April 29, 2008, Houston, TX--A new technique that combines an ultrafast laser beam with a special microscope to look at tissues in different optical planes will enable scientists to get a three-dimensional view of neurons or nerve cells as they interact, according to Baylor College of Medicine scientists.
Their technical report on this device appears in the April 27 issue of Nature Neuroscience.
"Most microscopes can only study cell function in two dimensions," said Dr. Gaddum Duemani Reddy, an M.D./Ph.D. student at BCM and Rice University and also first author of the study. "To look at different planes, you have to move your preparation (of cells) or the objective lens. That takes time, and we are looking at processes that happen in milliseconds."
To solve that problem, he said, they developed an imaging system that utilizes a unique arrangement of acousto-optic deflectors to steer a focused, ultra-fast laser beam to arbitrary locations in three-dimensional space without moving the objective lens. According to Reddy, this highly versatile random-access multiphoton microscope supports functional imaging of complex three-dimensional cellular structures such as neuronal dendrites or neural populations at acquisition rates on the order of tens of kilohertz.
"We are starting to see how a single neuron behaves in our laboratory," he said. The next step, he said, will be to use to it to look at clusters or colonies of neurons. This will enable them to actually see the neuronal interactions.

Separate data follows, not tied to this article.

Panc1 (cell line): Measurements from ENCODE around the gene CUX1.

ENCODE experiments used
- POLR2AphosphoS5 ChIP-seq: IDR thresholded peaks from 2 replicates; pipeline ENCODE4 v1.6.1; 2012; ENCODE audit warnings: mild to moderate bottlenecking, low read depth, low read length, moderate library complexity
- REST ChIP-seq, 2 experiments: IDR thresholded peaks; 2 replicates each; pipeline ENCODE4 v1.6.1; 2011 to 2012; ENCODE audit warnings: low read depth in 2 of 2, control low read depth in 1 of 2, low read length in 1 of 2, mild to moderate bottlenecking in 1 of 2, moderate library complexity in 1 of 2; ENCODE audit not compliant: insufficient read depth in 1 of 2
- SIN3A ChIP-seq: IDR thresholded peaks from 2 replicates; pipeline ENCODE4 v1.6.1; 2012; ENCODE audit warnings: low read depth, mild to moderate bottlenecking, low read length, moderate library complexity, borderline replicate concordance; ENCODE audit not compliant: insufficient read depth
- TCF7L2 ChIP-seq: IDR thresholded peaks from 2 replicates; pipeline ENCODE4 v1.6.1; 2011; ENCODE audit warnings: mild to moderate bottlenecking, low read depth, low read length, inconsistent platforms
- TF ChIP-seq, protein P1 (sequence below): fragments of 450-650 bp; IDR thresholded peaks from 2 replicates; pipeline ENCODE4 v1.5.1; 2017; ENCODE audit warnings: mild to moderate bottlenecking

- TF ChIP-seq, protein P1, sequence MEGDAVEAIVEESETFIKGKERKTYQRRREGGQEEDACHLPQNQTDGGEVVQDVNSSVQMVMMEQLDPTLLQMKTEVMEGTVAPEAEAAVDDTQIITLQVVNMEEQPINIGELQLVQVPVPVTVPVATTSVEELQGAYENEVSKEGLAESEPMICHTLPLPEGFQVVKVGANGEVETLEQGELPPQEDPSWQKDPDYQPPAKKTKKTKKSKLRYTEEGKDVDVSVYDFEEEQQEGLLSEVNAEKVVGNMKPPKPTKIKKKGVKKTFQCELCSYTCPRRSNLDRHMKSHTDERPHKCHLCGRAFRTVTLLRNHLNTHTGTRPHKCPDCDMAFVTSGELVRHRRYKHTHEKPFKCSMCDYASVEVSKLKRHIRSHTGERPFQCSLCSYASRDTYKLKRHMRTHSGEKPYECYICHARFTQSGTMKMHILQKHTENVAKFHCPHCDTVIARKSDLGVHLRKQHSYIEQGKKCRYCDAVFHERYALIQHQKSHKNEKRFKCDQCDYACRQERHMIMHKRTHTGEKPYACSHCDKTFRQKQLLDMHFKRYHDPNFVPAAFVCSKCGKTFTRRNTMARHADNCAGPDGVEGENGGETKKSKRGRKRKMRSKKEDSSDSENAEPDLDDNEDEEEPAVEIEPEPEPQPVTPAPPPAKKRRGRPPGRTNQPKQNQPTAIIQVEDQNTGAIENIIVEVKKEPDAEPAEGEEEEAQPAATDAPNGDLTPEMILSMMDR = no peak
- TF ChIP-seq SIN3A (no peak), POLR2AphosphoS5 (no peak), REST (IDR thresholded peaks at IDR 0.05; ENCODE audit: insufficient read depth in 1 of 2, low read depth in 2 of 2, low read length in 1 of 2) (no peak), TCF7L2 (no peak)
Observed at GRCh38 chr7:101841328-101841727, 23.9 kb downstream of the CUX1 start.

"At present, the technology is applied in my lab to study information processing of single neurons in brain slice preparations by 3D multi-site optical recording," said Dr. Peter Saggau, professor of neuroscience at BCM and the paper's senior author.
He is collaborating with two other labs on using the technology in other ways. In one, he said, researchers plan to use the technology to monitor nerve activity in the brains of lab animals in order to study how populations of neurons communicate during visual stimulation. Another study attempts to use the technology to monitor stimulation of the acoustic nerve optically. Those scientists hope to reinstate hearing in lab animals whose inner ear receptors do not work.
Others who took part in the research include Keith Kelleher of the University of Houston and Rudy Fink of BCM.
Funding for this work comes from the National Institutes of Health and the National Science Foundation.
The full article can be found at www.nature.com/neuro/index.html.